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Business Line of Credit: How It Works and Best Options
A business line of credit provides flexibility that a regular business loan doesn’t. With a business line of credit, you can borrow up to a certain limit — say, $100,000 — and pay interest only on the portion of money that you borrow. You then draw and repay funds as you wish, as long as you don’t exceed your credit limit. A line of credit is similar to how credit cards work.
Need to manage cash flow? Buy inventory? Pay for a surprise expense? Then a business line of credit makes sense.
How a business line of credit works
A business line of credit differs from a term loan, which provides a one-time lump sum of cash upfront, repaid over a fixed period, or term.
With a line of credit, you can keep reusing and repaying it as often as you’d like, as long as you make payments on time and don’t exceed your credit limit. Most lenders allow you to repay your full balance early to save on interest costs.
Line of credit borrowing limits — ranging from $1,000 to $250,000 — are smaller than a term loan.
Business lines of credit with lower credit limits are typically unsecured, which means collateral such as real estate or inventory is not required.
How to qualify for a business line of credit
Most traditional lenders, such as banks, require businesses to have strong revenue and at least a few years of history to qualify for a line of credit. Larger lines of credit may require collateral, which can be seized by the lender if you fail to make payments.
To apply, lenders typically require the following documentation: personal and business tax returns, bank account information and business financial statements, such as profit-and-loss statements and a balance sheet.
At a minimum, you’ll need at least six months in business and $25,000 in annual revenue to qualify for a business line of credit. Although some lenders don’t set a minimum credit score, borrowers most likely will need a score of 500 or higher to qualify.
Business line of credit up to $100,000
Fundbox, StreetShares and OnDeck offer business lines of credit up to $100,000 for short-term financing needs.
Fundbox is a solid option if your company is getting started because you can qualify after just three months in business. The company has no minimum credit score requirements and requires $50,000 or more in revenue.
If you want lower rates, StreetShares is a better option, but you need at least a year in business to qualify. Like Fundbox, the lender requires a minimum of $25,000 in annual revenue. An important caveat: Your maximum credit limit cannot exceed 20% of your annual business revenue. For example, a business with $100,000 in annual revenue could be approved for up to $20,000.
OnDeck is a good option if you want fast funding. You can get financing as quickly as 24 hours after approval. You need a minimum 600 credit score, at least one year of business history and $100,000 in revenue.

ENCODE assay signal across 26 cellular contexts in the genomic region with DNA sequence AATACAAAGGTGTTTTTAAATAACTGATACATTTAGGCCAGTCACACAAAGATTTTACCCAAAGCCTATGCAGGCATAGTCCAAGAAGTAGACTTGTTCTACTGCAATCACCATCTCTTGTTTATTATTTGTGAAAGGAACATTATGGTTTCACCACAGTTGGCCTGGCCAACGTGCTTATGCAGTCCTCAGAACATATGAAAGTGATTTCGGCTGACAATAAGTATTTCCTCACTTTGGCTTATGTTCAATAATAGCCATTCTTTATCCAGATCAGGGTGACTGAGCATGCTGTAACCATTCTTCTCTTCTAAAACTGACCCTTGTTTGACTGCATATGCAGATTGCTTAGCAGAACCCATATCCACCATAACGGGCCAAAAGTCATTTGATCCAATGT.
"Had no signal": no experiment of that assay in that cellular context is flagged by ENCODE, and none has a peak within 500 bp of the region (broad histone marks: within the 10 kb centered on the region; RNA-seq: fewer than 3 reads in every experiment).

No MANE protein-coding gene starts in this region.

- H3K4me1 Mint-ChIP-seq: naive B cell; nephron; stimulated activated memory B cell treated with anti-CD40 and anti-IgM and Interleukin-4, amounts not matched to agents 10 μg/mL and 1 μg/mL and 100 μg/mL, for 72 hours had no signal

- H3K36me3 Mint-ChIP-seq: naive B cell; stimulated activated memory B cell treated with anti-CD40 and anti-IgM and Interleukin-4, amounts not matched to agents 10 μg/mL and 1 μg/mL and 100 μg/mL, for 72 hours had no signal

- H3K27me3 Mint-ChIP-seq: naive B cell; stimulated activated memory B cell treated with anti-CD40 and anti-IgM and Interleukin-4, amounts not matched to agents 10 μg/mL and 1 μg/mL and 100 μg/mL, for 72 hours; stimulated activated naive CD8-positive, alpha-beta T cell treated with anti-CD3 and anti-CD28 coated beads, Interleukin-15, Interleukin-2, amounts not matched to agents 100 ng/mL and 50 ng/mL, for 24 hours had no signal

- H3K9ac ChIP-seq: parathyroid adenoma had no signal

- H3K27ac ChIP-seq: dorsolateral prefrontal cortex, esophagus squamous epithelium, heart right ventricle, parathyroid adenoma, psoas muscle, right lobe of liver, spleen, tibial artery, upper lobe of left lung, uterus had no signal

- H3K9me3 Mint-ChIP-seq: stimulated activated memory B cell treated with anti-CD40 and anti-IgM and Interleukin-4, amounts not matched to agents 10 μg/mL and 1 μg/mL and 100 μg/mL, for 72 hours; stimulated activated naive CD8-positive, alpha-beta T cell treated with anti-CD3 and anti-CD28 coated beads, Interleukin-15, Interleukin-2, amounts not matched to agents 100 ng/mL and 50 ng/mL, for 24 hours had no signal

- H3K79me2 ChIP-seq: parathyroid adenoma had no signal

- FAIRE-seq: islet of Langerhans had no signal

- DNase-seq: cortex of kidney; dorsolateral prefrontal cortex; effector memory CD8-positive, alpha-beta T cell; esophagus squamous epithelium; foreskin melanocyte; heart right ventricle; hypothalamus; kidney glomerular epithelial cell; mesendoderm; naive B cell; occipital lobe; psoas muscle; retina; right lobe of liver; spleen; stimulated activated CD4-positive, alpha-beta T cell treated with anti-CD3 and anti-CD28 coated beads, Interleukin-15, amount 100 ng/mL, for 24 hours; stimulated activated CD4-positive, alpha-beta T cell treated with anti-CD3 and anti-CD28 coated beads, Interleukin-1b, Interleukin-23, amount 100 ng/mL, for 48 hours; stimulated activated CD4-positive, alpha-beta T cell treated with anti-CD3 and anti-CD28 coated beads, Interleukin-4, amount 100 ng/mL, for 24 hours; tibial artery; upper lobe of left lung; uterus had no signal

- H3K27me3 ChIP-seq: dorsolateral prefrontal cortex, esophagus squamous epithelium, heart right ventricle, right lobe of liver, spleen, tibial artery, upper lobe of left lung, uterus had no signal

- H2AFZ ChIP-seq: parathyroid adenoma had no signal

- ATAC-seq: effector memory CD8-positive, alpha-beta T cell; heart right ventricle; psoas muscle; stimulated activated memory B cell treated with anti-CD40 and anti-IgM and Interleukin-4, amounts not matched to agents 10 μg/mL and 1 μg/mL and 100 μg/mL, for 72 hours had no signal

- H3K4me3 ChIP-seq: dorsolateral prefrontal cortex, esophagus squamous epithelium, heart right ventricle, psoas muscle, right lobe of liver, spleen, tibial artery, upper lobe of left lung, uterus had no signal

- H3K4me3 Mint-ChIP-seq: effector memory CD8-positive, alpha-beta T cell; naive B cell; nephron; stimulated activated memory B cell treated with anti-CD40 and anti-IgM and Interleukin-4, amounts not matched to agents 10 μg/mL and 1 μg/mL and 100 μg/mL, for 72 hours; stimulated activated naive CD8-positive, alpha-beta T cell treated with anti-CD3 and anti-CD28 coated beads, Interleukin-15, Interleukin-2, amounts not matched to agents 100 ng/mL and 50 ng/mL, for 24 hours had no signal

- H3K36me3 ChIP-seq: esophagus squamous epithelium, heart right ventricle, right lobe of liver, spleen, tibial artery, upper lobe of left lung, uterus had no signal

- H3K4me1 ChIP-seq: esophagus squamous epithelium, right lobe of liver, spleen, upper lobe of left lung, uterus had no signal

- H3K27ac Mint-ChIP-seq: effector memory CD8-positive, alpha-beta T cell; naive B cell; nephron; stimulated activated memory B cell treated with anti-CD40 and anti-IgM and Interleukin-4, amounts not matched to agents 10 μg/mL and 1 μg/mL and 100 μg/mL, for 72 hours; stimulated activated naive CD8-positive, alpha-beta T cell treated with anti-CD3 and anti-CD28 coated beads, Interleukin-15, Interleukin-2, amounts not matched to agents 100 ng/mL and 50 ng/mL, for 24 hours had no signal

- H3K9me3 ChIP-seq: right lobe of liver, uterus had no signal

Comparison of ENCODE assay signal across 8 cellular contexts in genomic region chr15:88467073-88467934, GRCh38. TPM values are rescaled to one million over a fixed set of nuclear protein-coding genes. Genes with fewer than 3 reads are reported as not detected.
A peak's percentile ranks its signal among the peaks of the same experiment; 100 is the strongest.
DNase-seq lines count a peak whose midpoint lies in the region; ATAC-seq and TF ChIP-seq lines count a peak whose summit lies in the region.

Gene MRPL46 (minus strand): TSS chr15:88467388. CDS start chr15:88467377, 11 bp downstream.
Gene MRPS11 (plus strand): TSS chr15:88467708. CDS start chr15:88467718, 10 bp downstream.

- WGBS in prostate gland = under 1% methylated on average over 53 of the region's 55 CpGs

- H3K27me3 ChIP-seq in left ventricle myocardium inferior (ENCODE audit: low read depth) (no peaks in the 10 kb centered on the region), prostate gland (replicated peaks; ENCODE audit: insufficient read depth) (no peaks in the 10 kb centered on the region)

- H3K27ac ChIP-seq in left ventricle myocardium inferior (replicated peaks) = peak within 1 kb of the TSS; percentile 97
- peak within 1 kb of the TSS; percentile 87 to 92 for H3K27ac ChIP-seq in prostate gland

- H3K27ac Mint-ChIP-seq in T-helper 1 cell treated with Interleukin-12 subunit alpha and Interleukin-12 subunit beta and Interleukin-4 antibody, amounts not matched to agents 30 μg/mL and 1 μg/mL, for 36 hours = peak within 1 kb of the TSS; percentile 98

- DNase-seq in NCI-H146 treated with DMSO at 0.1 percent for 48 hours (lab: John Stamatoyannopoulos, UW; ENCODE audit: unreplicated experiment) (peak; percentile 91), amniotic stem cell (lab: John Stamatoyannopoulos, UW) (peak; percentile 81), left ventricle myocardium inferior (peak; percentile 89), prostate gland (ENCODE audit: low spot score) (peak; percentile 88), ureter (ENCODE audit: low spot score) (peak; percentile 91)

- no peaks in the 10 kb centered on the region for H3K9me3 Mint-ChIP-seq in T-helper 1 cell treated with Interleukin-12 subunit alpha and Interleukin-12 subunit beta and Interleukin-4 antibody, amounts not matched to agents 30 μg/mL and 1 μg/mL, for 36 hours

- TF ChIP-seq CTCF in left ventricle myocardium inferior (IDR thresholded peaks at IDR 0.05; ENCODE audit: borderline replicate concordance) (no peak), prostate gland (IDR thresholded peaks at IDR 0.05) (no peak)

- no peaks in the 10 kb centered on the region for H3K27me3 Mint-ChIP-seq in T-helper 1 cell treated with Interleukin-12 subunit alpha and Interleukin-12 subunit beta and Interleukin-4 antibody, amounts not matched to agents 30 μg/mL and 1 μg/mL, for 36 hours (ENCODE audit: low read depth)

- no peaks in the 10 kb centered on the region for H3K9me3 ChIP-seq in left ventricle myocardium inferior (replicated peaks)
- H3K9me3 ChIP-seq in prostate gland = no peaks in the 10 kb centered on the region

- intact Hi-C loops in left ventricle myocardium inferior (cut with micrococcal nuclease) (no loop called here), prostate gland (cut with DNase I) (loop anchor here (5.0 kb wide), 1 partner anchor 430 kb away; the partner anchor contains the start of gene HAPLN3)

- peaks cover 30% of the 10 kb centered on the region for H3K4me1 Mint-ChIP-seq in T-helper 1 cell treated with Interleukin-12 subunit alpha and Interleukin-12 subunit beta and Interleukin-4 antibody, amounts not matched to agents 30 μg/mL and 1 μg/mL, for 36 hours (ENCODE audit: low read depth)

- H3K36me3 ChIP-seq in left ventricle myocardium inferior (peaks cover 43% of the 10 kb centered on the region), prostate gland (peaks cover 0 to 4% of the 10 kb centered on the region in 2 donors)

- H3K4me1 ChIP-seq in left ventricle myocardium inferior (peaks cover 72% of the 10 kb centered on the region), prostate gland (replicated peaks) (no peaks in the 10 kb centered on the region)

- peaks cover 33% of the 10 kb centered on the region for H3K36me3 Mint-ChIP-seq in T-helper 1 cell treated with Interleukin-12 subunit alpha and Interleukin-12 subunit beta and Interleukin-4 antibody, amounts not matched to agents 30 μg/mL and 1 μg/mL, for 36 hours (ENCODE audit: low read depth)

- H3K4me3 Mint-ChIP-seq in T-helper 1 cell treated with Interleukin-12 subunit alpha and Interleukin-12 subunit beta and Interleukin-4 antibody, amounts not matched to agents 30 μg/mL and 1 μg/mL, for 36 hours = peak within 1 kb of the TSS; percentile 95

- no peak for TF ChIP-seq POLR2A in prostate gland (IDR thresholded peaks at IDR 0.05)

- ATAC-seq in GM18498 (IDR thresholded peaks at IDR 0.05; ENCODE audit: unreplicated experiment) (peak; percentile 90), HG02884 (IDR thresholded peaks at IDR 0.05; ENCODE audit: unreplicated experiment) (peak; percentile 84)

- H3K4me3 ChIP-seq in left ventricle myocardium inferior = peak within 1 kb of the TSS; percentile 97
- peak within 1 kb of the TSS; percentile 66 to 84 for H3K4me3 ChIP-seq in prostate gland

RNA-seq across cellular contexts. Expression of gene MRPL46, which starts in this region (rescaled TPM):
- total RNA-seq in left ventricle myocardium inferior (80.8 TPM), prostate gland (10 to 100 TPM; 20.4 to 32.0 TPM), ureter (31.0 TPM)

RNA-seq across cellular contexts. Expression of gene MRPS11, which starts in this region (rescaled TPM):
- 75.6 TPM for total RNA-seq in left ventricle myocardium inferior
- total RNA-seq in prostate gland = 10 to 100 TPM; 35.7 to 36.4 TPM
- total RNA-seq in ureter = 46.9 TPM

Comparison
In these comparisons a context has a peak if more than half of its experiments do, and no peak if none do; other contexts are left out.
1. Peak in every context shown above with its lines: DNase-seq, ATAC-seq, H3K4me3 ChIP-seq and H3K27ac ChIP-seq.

Kabbage works best if you need fast funding for short-term needs and you have poor credit. The lender requires a minimum credit score of 560, at least $50,000 in annual revenue and one year in operation to qualify. Kabbage’s annual percentage rates are higher than other options.
BlueVine is a better option if you can qualify for its lower rates. You’ll need a minimum credit score of 600, six months in operation and at least $120,000 in annual revenue to qualify for its six-month line of credit repayment option. Qualifying is even tougher with its 12-month line of credit, which requires a minimum credit score of 620, two years in operation and at least $450,000 annual revenue.
Business credit cards
Business credit cards are also lines of credit, but differ from a traditional business line of credit in several ways.
A business line of credit provides a higher credit limit, may be secured by collateral and provides actual cash to your bank account when you make a draw. You can get cash through a business credit card, but you’ll be charged fees and a higher APR to do so. Other common fees for business credit cards include annual fees and late-payment fees.
Business credit cards work best for smaller ongoing expenses and for newer businesses without established finances, while a business line of credit works best for larger ongoing expenses and more mature businesses.
Just like personal credit cards, business credit cards can provide rewards or cash back for spending. Rewards are typically related to business expenses, such as office supplies, gas, internet and cable. They may also offer 0% interest promotions, which allow you to pay no interest on your balance for a specific time period after signing up for the card.
Find and compare small-business financing
To compare other types of small-business financing, check out NerdWallet’s loan comparison tool. We gauged lender trustworthiness, market scope and user experience, among other factors, and arranged them by categories that include your revenue and how long you’ve been in business.